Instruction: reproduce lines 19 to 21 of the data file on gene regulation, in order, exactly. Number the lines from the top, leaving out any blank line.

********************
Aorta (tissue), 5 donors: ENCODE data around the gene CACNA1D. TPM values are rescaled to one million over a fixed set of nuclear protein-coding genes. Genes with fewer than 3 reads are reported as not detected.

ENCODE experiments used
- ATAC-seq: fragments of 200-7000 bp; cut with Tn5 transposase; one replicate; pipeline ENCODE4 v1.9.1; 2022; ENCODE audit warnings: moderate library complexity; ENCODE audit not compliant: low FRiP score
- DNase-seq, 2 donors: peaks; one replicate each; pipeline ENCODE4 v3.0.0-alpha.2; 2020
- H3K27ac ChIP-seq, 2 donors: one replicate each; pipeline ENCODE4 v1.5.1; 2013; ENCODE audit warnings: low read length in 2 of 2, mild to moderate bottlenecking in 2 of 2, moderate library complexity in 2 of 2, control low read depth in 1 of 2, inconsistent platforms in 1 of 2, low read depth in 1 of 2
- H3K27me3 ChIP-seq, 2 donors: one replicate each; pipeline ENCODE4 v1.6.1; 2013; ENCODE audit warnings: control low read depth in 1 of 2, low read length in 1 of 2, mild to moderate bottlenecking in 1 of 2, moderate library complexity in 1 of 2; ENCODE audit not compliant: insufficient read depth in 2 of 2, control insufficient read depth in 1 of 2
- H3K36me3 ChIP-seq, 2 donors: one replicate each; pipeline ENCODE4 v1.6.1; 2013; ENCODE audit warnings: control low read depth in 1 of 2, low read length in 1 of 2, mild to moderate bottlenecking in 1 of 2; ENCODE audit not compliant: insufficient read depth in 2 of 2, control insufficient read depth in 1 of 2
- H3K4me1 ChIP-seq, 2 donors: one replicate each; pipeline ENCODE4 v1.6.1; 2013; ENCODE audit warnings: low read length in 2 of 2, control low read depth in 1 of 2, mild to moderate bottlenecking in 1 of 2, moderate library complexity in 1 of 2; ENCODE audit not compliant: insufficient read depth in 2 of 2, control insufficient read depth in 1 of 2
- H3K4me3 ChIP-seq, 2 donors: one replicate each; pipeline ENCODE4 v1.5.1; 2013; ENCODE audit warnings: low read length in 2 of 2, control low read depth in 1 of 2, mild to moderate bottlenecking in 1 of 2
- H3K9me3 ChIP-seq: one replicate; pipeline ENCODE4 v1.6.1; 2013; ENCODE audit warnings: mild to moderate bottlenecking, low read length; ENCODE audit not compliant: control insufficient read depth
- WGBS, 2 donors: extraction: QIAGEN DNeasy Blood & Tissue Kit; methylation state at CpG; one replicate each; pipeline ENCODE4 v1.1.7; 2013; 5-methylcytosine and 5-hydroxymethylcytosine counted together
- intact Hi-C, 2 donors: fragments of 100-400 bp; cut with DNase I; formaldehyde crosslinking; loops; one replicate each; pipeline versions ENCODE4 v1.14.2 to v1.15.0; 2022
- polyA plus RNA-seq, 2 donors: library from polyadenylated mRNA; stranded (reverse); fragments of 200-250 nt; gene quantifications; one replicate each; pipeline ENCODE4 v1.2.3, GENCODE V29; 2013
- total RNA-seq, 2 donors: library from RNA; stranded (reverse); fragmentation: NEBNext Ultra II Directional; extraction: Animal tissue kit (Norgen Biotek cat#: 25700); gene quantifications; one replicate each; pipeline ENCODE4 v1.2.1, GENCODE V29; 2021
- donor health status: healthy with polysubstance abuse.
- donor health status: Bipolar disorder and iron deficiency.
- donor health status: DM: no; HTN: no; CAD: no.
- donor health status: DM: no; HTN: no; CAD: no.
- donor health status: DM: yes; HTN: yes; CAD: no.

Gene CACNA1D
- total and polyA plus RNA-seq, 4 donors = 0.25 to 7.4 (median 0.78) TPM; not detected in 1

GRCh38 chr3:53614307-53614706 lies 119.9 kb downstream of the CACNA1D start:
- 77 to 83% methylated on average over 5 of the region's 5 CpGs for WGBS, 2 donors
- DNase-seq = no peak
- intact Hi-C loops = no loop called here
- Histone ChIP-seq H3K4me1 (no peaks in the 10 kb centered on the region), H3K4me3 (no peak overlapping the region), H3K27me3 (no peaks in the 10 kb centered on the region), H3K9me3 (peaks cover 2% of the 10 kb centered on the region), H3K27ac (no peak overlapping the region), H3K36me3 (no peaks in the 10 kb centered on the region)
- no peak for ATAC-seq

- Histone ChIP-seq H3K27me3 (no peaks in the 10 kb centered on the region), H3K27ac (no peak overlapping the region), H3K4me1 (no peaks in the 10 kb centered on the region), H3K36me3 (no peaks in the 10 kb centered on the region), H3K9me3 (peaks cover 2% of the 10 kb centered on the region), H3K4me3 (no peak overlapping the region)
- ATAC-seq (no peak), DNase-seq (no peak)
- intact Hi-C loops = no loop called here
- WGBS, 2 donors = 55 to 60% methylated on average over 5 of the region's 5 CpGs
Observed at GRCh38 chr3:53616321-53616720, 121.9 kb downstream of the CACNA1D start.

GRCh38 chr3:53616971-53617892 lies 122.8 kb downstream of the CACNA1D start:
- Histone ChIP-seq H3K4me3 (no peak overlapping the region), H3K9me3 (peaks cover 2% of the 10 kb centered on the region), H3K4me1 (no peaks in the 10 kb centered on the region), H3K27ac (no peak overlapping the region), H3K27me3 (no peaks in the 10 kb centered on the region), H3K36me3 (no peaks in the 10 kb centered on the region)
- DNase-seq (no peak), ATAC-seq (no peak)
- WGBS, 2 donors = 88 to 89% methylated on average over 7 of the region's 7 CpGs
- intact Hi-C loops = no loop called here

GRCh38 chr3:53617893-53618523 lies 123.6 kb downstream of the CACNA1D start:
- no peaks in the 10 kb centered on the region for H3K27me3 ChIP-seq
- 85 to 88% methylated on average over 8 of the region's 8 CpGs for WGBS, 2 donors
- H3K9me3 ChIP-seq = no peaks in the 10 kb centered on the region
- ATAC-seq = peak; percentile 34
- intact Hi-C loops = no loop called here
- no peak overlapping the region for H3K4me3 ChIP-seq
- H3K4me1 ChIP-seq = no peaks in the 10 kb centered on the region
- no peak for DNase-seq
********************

- donor health status: DM: yes; HTN: yes; CAD: no.

Gene CACNA1D
- total and polyA plus RNA-seq, 4 donors = 0.25 to 7.4 (median 0.78) TPM; not detected in 1